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Text: Langston Hughes

Instrumentation: solo countertenor (or mezzo-soprano) voice, piano

Duration: 4'

Commissioner: Aspen Music Festival & School

Performance History: 

August 14, 2021. Wheeler Opera House, Aspen Music Festival & School.

Fleming Artist, Key’mon W. Murrah, and pianist, Manuel Arellano.

June 30, 2022. Chautauqua Opera: Afternoon of Song, Chautauqua, New York.

Mezzo-soprano, Max Potter, and pianist, Carol Rausch.


Press Mentions: 

The Aspen Times: REVIEW: Glover, Ehnes and Yang take it up a notch at the music festival, August 17, 2021.

The Chautauqua DailyOpera’s Evening of Song to feature Mary Prescott premiere, June 29, 2022.



























Program Note:


Well, son, I’ll tell you:
Life for me ain’t been no crystal stair.
It’s had tacks in it,
And splinters,
And boards torn up,
And places with no carpet on the floor—
But all the time
I’se been a-climbin’ on,
And reachin’ landin’s,
And turnin’ corners,
And sometimes goin’ in the dark
Where there ain’t been no light.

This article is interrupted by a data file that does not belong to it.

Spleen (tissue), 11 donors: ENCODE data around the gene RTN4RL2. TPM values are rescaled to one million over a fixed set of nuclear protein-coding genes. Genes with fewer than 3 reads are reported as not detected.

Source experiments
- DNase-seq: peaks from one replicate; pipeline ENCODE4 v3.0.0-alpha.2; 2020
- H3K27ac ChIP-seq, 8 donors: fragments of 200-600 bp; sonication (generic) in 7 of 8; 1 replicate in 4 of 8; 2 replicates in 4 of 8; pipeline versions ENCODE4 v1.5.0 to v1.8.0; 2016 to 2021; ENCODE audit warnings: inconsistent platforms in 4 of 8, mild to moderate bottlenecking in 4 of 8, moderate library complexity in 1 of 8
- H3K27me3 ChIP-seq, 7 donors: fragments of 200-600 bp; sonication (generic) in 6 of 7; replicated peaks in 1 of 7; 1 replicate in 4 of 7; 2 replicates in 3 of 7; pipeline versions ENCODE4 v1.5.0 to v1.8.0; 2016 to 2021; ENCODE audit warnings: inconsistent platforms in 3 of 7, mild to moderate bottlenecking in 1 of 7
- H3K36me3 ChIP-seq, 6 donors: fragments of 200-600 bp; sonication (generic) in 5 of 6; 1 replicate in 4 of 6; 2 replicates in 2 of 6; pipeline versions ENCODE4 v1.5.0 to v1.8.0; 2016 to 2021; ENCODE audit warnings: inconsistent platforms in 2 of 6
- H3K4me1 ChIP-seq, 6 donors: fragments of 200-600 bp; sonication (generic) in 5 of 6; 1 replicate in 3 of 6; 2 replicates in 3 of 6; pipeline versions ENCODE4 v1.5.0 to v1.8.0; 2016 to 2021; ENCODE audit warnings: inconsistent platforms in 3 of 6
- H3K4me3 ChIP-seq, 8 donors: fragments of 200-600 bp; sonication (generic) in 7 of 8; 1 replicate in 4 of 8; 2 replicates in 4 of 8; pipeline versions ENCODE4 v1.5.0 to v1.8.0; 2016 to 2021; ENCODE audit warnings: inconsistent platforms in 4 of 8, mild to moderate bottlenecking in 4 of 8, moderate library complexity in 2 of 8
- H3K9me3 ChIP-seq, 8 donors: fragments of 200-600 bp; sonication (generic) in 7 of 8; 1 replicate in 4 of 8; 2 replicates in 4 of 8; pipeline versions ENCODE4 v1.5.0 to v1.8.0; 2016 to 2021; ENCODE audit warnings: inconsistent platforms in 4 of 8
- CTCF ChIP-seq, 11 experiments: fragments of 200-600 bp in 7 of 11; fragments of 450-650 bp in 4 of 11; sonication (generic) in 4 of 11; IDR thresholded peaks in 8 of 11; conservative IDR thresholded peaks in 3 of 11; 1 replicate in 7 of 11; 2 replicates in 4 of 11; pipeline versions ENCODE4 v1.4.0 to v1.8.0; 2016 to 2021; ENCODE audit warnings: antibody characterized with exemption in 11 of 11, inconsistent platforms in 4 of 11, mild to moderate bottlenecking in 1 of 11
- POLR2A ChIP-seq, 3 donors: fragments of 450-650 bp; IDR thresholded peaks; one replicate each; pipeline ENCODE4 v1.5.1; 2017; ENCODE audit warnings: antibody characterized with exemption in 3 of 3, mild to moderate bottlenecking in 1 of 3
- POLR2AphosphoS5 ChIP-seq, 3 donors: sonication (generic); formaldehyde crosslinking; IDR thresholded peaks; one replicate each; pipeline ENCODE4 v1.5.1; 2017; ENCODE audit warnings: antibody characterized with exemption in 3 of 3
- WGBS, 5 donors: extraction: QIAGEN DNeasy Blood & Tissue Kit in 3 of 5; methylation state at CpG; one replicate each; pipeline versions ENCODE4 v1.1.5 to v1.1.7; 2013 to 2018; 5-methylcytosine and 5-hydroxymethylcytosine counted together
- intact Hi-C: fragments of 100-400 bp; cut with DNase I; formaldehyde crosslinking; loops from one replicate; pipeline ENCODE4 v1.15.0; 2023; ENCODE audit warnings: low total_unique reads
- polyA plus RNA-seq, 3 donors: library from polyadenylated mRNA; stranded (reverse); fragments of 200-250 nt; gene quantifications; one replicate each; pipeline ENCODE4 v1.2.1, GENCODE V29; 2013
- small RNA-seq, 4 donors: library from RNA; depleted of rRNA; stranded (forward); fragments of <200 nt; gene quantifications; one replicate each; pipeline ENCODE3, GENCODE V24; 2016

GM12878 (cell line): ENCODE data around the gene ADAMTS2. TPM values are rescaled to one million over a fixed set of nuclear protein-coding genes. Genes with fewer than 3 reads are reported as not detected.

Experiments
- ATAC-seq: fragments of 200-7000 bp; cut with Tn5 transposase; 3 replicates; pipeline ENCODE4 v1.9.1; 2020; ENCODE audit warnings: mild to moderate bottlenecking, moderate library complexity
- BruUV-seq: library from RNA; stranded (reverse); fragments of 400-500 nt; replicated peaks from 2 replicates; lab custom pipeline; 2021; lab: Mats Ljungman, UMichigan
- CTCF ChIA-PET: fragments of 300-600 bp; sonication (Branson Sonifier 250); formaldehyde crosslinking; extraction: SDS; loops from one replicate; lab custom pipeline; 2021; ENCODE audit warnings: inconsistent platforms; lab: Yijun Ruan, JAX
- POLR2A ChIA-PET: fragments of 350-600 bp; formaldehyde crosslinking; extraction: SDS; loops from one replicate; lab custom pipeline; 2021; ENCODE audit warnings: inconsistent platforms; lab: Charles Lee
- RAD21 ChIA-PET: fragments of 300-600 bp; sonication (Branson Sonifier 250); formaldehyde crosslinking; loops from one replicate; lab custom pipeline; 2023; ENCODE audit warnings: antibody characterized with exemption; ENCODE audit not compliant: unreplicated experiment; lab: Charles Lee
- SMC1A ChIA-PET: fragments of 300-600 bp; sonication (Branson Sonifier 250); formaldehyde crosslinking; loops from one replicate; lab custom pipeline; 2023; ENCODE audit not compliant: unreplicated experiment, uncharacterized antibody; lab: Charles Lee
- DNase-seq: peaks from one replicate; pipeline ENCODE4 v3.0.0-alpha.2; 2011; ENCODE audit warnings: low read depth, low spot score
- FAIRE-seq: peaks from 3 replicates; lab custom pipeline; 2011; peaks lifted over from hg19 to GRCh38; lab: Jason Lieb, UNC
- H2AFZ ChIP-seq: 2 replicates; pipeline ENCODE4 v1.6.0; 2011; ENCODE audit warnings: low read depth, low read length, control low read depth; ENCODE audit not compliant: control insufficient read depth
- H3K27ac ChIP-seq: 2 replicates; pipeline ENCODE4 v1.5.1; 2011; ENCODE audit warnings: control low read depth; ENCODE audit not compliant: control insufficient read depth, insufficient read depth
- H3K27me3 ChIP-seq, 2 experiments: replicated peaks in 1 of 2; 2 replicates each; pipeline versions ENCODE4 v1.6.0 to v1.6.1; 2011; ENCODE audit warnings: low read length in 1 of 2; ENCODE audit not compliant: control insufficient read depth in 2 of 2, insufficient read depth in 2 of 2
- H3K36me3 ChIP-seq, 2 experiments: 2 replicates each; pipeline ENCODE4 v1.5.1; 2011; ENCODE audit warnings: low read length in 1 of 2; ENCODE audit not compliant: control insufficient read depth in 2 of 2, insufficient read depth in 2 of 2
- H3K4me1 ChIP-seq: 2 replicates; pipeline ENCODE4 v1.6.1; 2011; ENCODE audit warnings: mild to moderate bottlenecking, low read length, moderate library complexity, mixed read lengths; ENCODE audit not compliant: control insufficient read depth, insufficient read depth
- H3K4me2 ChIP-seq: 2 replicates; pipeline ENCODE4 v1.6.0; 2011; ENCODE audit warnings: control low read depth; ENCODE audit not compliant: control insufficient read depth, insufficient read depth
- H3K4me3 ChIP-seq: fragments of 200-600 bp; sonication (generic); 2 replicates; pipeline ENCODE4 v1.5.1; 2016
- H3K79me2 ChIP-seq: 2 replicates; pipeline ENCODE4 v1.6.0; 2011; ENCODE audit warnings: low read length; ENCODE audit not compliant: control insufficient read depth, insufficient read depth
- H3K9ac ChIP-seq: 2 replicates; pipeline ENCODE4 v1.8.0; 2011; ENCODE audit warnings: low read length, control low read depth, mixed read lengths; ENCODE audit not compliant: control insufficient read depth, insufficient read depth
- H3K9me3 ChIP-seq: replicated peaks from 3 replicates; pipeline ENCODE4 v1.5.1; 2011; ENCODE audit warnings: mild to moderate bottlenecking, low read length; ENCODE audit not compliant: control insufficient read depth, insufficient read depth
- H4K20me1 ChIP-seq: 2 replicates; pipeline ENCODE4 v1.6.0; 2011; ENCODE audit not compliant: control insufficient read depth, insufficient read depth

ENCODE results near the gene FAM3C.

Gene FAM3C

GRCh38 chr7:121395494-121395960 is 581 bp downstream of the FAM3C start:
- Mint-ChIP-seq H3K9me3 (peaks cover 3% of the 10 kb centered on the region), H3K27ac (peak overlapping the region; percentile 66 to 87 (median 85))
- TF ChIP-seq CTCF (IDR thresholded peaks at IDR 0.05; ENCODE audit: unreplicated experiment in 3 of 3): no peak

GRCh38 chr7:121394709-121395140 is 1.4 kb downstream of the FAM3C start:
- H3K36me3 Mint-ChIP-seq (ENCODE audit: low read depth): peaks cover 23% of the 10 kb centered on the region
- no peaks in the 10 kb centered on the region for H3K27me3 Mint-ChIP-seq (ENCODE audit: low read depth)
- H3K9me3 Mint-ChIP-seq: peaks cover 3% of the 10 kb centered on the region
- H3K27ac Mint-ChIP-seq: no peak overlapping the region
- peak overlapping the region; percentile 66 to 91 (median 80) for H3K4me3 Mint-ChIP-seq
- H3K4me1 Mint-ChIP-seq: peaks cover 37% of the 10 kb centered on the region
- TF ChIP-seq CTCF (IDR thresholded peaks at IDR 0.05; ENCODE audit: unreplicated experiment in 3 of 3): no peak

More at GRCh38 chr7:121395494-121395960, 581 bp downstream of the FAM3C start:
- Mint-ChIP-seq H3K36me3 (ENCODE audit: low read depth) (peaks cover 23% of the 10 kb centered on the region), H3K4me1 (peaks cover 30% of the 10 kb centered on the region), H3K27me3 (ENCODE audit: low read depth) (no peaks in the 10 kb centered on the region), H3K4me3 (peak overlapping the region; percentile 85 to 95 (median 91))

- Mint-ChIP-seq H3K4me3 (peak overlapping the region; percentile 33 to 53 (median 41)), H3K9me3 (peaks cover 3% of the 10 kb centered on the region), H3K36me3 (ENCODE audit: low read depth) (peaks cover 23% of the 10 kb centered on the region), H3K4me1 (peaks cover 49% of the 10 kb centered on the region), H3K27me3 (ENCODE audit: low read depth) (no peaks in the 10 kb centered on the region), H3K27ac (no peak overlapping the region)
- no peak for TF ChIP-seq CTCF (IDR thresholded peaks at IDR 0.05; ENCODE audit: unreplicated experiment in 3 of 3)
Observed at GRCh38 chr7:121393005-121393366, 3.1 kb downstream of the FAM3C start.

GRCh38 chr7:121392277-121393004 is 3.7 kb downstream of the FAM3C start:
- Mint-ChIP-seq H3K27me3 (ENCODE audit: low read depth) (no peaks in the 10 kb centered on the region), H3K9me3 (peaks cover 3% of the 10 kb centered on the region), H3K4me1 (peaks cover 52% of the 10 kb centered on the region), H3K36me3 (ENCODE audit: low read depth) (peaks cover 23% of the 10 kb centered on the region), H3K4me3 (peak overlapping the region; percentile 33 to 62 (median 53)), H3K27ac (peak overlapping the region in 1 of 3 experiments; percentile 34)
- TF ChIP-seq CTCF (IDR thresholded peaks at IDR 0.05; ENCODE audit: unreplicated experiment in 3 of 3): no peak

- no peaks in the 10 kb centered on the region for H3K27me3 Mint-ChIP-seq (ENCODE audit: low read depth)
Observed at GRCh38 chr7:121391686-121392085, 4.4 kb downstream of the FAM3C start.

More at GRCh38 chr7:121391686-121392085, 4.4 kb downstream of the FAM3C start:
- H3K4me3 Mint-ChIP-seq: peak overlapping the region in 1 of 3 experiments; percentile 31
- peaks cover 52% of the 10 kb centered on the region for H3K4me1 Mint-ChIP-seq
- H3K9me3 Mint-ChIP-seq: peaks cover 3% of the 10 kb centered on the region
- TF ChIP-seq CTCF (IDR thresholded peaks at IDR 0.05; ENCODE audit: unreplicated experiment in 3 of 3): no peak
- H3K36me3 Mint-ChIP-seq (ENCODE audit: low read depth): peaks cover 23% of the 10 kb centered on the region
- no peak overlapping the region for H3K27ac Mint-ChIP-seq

So boy, don’t you turn back.
Don’t you set down on the steps
’Cause you finds it’s kinder hard.
Don’t you fall now—
For I’se still goin’, honey,
I’se still climbin’,
And life for me ain’t been no crystal stair.


- Langston Hughes

Mother to Son for solo countertenor voice and piano was written during my Composition Fellowship at the Aspen Music Festival & School in the summer of 2021. As part of the festival’s collaborative project between Composer Fellows and Fleming Artists, I had the privilege of writing this song for Key’mon Murrah, a rising countertenor star. Upon reading “Mother To Son” by Langston Hughes, I felt an immediate emotional connection with the poem. Although written by an African-American poet, the text did not fail in crossing the cultural boundaries - it resonated deeply with my own personal experiences of growing up in Hong Kong being raised by an immigrant mother and grandmother, both of whom went through life’s incredible hardships. In this song, which could also be sung by a mezzo-soprano, I try to musically highlight the universal theme in Hughes’ poem by blending bel canto style with elements of African-American folk sounds, traditional Kazakh and Cantonese pop music.


-- Meilina Tsui


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